Why you should study Computer Science

You always thought Computer Science was kind of… well, awkward. They never talked to anyone at school, always smelled like stale pizza rolls and had a ton of stickers plastered on their laptop. Now, Computer Science is in every industry, and account for almost 70% of the top companies in the world by net revenue, with the other 30% assuredly relying on software built on complicated algorithms and statistical models backed by warehouses full with data. Even if you swear by Extension II English and your dream degree in law – it’s impossible in this age to make rational decisions out there without having at least an inkling of the capabilities of technology. Hell, the job you want in five years time, might have been entirely absorbed by software – in fact 80% of jobs today won’t exist by the time you graduate. From Google and Tesla’s self driving cars to particle tracking at the CERN supercollider. Like when computers pretty much guaranteed the presidential election for Trump, to keeping your location private from any unsuspecting eyes on Tinder – studying Computer Science (or any quantitative field like physics, economics or mathematics) brings you closer to solving questions that people the world all over are scratching their heads at.

What even is Computer Science?

However, if you were to think Computer Science is simply how to write software or the key to making million dollar startups, you’d be missing the point entirely. Computer Science is no more about computers than astronomy is about telescopes. Computer Science is about tackling fundamental, quantitative problems and using rigorous, mathematical arguments to prove a solution correct, often implementing these solutions as programs. (Unlike high school, problems in university are open ended and often have no known solution!) If I had to give a figure, only 20% of my university life is dedicated towards programming, and the rest on crafting solutions to problems and procrastinating and to finish, instead of iOS Development 101, you’ll probably face this beautiful monstrosity in your degree:

Some notes for an introductory programming language semantics course I took this year. Absolute fun, but definitely doesn't look like iOS Development 101.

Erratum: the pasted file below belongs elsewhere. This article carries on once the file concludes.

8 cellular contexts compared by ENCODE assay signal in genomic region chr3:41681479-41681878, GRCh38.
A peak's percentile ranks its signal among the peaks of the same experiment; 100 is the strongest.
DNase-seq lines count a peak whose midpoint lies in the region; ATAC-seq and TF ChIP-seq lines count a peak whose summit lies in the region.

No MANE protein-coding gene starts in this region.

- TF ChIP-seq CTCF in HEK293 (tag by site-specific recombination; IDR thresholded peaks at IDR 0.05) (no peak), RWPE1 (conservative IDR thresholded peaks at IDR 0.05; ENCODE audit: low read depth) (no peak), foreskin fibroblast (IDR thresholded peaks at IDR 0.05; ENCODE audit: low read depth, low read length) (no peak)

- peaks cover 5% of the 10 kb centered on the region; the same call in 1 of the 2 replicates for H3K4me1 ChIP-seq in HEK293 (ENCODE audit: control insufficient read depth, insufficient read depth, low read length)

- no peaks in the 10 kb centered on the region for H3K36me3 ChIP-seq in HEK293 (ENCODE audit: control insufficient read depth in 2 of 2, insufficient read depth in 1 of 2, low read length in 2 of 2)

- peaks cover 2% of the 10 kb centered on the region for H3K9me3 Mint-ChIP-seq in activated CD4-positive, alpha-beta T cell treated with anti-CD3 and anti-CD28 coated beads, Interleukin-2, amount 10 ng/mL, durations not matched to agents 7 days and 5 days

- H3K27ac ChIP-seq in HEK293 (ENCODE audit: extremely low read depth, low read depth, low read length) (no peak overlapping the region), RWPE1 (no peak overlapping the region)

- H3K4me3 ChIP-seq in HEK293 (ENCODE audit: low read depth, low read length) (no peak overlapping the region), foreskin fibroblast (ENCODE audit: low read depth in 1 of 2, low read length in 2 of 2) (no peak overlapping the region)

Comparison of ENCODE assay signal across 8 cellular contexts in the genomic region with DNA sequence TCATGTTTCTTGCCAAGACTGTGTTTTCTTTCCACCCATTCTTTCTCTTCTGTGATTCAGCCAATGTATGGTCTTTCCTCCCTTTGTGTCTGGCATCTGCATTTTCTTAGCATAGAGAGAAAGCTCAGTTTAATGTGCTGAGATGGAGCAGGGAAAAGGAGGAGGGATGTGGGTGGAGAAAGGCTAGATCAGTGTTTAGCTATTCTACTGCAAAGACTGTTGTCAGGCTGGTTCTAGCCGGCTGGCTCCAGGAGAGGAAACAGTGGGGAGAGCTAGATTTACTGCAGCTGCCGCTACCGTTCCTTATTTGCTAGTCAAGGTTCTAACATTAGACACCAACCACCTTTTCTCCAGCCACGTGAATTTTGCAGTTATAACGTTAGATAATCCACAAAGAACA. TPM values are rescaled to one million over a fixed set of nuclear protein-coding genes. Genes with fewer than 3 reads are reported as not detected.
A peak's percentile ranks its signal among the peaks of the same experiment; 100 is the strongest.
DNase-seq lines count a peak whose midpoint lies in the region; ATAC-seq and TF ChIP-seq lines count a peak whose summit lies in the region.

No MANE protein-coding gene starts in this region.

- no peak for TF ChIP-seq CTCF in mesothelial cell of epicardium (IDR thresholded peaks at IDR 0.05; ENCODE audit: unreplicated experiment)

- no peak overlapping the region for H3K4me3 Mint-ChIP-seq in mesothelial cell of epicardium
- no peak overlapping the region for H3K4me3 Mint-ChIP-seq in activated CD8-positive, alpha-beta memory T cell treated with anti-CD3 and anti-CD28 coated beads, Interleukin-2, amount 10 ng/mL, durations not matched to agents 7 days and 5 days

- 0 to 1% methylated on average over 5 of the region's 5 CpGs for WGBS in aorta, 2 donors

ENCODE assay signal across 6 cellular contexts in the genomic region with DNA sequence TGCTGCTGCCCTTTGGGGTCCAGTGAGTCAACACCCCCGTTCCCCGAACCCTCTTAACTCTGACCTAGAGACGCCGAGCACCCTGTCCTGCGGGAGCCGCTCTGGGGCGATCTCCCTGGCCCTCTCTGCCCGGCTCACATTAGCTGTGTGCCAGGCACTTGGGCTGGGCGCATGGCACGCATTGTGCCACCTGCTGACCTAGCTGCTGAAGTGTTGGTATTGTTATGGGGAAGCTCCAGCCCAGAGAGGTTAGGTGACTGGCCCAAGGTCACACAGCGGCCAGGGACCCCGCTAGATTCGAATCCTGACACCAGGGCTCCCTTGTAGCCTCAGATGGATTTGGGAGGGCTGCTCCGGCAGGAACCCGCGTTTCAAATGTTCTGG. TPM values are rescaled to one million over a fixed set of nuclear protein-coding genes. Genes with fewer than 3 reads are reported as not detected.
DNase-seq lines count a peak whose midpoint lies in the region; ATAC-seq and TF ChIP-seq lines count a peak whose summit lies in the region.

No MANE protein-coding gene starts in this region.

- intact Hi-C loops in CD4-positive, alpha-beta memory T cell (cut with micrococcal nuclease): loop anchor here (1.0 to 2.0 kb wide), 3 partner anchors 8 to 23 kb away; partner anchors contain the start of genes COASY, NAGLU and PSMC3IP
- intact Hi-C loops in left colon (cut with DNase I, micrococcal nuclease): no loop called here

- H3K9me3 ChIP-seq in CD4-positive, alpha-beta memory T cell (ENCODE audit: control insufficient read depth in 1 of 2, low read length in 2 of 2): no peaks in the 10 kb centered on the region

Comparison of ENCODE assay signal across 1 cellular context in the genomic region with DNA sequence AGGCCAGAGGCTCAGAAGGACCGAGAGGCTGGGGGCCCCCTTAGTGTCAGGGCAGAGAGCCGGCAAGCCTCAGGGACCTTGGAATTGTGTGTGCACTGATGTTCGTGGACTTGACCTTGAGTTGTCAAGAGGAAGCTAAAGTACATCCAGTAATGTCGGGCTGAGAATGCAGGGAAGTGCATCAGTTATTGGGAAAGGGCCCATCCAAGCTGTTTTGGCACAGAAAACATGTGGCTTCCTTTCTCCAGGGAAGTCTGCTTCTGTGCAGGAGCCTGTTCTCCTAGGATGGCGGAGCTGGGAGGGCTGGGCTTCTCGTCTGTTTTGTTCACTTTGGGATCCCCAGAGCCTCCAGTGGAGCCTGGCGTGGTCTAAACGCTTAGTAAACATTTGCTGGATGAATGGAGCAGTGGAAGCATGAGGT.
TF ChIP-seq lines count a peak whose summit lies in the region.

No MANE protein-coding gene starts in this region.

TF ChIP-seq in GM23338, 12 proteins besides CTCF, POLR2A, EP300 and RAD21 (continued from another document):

Computer Science is no more about computers than astronomy is about telescopes.” – Edsger Dijkstra

From mathematical computing theory, robotics, artificial intelligence to cryptography, Computer Science is a hodgepodge of people using mathematical tools to solve pressing problems. The Silicon Valley allure surrounding a degree in CS is definitely well founded, but it’s not a representative look into what you’ll be studying in a four year degree. Yes, most students are employed by technology giants with starting salaries upwards of 100 thousand dollars, however, that’s due to the problem solving abilities you’ll develop in your degree, rather than your inherent programming skill. In any case, you’re sure  to find companies in finance, hard sciences, agriculture, defence, social sciences (and all the thousands of other industries) who are desperate to hire people who can take a problem, quantify it, and solve it.

It’s understandable if you’re thinking that your four year CS degree is basically mathematics lite from what you’ve just read. This isn’t the full truth though! If you want to grow in your programming skills, then you can take more practical, project based courses in CS like: software engineering workshops, software construction, systems etc. Similarly we’ve got theoretically slanted courses like: algorithms, complexity theory, formal methods etc. which aren’t typically project based (although they very well could be!) but the insights you learn in these courses allow you to program solutions to more advanced problems.